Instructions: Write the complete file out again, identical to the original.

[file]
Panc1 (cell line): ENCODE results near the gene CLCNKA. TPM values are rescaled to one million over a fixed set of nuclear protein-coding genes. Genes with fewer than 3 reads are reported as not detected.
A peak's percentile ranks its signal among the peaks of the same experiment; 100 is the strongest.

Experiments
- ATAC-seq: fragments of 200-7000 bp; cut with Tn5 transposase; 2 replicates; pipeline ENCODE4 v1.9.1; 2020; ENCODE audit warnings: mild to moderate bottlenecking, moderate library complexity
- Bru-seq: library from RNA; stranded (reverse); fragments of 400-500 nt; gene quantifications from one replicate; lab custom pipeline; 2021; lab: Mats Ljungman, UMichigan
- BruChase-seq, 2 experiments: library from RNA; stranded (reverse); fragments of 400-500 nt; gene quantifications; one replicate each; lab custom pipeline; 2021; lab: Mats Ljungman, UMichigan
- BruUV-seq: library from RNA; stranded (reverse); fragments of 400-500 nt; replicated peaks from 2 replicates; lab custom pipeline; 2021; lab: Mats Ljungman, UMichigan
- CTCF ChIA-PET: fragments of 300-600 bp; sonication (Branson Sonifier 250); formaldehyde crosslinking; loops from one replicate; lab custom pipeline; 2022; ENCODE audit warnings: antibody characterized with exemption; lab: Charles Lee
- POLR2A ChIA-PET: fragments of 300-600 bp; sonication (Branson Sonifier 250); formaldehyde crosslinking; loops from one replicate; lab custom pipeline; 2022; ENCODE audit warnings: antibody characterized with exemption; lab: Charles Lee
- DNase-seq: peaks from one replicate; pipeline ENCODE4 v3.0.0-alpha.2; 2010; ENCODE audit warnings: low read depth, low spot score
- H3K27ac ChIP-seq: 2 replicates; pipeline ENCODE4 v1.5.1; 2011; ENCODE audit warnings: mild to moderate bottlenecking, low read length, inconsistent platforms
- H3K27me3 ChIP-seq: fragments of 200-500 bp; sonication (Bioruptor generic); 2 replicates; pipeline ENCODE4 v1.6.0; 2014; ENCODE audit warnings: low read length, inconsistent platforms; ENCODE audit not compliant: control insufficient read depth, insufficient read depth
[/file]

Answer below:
Panc1 (cell line): ENCODE results near the gene CLCNKA. TPM values are rescaled to one million over a fixed set of nuclear protein-coding genes. Genes with fewer than 3 reads are reported as not detected.
A peak's percentile ranks its signal among the peaks of the same experiment; 100 is the strongest.

Experiments
- ATAC-seq: fragments of 200-7000 bp; cut with Tn5 transposase; 2 replicates; pipeline ENCODE4 v1.9.1; 2020; ENCODE audit warnings: mild to moderate bottlenecking, moderate library complexity
- Bru-seq: library from RNA; stranded (reverse); fragments of 400-500 nt; gene quantifications from one replicate; lab custom pipeline; 2021; lab: Mats Ljungman, UMichigan
- BruChase-seq, 2 experiments: library from RNA; stranded (reverse); fragments of 400-500 nt; gene quantifications; one replicate each; lab custom pipeline; 2021; lab: Mats Ljungman, UMichigan
- BruUV-seq: library from RNA; stranded (reverse); fragments of 400-500 nt; replicated peaks from 2 replicates; lab custom pipeline; 2021; lab: Mats Ljungman, UMichigan
- CTCF ChIA-PET: fragments of 300-600 bp; sonication (Branson Sonifier 250); formaldehyde crosslinking; loops from one replicate; lab custom pipeline; 2022; ENCODE audit warnings: antibody characterized with exemption; lab: Charles Lee
- POLR2A ChIA-PET: fragments of 300-600 bp; sonication (Branson Sonifier 250); formaldehyde crosslinking; loops from one replicate; lab custom pipeline; 2022; ENCODE audit warnings: antibody characterized with exemption; lab: Charles Lee
- DNase-seq: peaks from one replicate; pipeline ENCODE4 v3.0.0-alpha.2; 2010; ENCODE audit warnings: low read depth, low spot score
- H3K27ac ChIP-seq: 2 replicates; pipeline ENCODE4 v1.5.1; 2011; ENCODE audit warnings: mild to moderate bottlenecking, low read length, inconsistent platforms
- H3K27me3 ChIP-seq: fragments of 200-500 bp; sonication (Bioruptor generic); 2 replicates; pipeline ENCODE4 v1.6.0; 2014; ENCODE audit warnings: low read length, inconsistent platforms; ENCODE audit not compliant: control insufficient read depth, insufficient read depth